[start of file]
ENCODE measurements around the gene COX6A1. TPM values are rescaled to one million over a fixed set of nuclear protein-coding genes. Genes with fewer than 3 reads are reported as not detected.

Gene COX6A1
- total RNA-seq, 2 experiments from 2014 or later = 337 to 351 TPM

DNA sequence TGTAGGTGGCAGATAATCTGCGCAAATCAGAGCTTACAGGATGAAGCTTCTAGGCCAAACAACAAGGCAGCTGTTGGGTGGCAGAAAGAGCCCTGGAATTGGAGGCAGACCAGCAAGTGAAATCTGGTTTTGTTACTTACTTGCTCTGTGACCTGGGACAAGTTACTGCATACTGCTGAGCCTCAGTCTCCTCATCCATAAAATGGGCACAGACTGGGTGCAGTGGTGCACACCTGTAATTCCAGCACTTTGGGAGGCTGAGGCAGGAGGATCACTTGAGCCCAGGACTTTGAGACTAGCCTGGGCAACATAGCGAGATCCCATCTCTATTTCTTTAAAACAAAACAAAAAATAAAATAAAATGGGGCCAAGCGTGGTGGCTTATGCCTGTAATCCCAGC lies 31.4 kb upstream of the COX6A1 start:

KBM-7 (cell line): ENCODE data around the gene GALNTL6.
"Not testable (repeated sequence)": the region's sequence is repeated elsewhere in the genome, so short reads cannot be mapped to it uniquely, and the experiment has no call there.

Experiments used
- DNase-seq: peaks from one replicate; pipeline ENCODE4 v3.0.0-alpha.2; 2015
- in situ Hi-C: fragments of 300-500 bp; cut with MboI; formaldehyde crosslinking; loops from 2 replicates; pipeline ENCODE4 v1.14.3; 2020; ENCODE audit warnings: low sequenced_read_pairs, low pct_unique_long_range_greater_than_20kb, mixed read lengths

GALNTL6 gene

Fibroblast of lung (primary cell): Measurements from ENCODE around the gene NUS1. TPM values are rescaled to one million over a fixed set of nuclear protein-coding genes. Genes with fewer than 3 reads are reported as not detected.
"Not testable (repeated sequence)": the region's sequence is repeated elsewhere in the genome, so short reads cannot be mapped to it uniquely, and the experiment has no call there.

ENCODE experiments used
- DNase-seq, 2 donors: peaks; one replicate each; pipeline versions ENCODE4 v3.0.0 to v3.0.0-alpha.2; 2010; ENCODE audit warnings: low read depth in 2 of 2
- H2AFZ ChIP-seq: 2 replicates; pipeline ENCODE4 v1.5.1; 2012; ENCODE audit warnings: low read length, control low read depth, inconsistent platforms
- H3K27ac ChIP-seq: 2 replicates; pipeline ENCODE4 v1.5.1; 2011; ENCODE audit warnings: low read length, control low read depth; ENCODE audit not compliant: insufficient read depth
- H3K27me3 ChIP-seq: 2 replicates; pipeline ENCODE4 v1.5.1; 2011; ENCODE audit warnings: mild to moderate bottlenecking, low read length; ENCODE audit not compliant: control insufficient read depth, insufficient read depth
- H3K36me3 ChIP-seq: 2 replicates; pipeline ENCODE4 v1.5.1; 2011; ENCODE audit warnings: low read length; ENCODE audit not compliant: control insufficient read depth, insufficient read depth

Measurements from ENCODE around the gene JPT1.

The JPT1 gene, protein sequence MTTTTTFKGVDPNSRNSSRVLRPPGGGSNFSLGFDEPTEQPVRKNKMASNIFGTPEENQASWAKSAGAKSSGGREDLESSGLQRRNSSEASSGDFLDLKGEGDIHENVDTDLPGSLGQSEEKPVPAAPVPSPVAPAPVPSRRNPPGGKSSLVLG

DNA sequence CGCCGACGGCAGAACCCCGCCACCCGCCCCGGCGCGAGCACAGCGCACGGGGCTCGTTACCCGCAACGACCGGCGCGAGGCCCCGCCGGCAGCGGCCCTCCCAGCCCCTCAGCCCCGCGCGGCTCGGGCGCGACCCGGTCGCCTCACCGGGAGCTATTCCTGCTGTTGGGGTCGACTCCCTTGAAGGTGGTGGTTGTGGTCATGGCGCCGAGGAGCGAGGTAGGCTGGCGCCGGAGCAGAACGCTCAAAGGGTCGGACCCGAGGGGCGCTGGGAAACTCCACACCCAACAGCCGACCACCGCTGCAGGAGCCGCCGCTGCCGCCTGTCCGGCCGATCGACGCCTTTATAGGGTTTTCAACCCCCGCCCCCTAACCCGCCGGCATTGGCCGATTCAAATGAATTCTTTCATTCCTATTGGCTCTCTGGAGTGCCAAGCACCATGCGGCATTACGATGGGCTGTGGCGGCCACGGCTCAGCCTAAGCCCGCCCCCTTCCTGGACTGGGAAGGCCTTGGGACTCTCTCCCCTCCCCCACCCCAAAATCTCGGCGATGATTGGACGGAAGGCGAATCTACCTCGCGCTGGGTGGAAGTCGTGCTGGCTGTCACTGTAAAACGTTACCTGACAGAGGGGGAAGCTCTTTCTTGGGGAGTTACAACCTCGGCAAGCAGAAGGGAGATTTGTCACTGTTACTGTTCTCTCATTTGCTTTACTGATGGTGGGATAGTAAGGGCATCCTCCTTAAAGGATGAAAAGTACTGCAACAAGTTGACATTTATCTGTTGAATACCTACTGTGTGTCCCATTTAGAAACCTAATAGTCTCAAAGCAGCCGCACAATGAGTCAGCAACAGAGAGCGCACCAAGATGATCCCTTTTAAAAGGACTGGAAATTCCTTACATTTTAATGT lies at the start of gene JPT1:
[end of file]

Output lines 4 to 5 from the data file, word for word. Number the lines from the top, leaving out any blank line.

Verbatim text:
DNA sequence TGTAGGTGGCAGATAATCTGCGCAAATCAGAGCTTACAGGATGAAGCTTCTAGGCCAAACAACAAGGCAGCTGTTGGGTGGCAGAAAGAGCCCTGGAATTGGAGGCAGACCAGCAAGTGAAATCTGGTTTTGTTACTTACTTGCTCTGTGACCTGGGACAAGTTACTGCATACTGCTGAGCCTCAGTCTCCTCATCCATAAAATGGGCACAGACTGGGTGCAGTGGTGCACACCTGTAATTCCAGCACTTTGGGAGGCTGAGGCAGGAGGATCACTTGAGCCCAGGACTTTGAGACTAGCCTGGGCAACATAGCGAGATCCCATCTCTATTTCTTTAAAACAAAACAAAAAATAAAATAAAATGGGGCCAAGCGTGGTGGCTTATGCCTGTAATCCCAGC lies 31.4 kb upstream of the COX6A1 start:

KBM-7 (cell line): ENCODE data around the gene GALNTL6.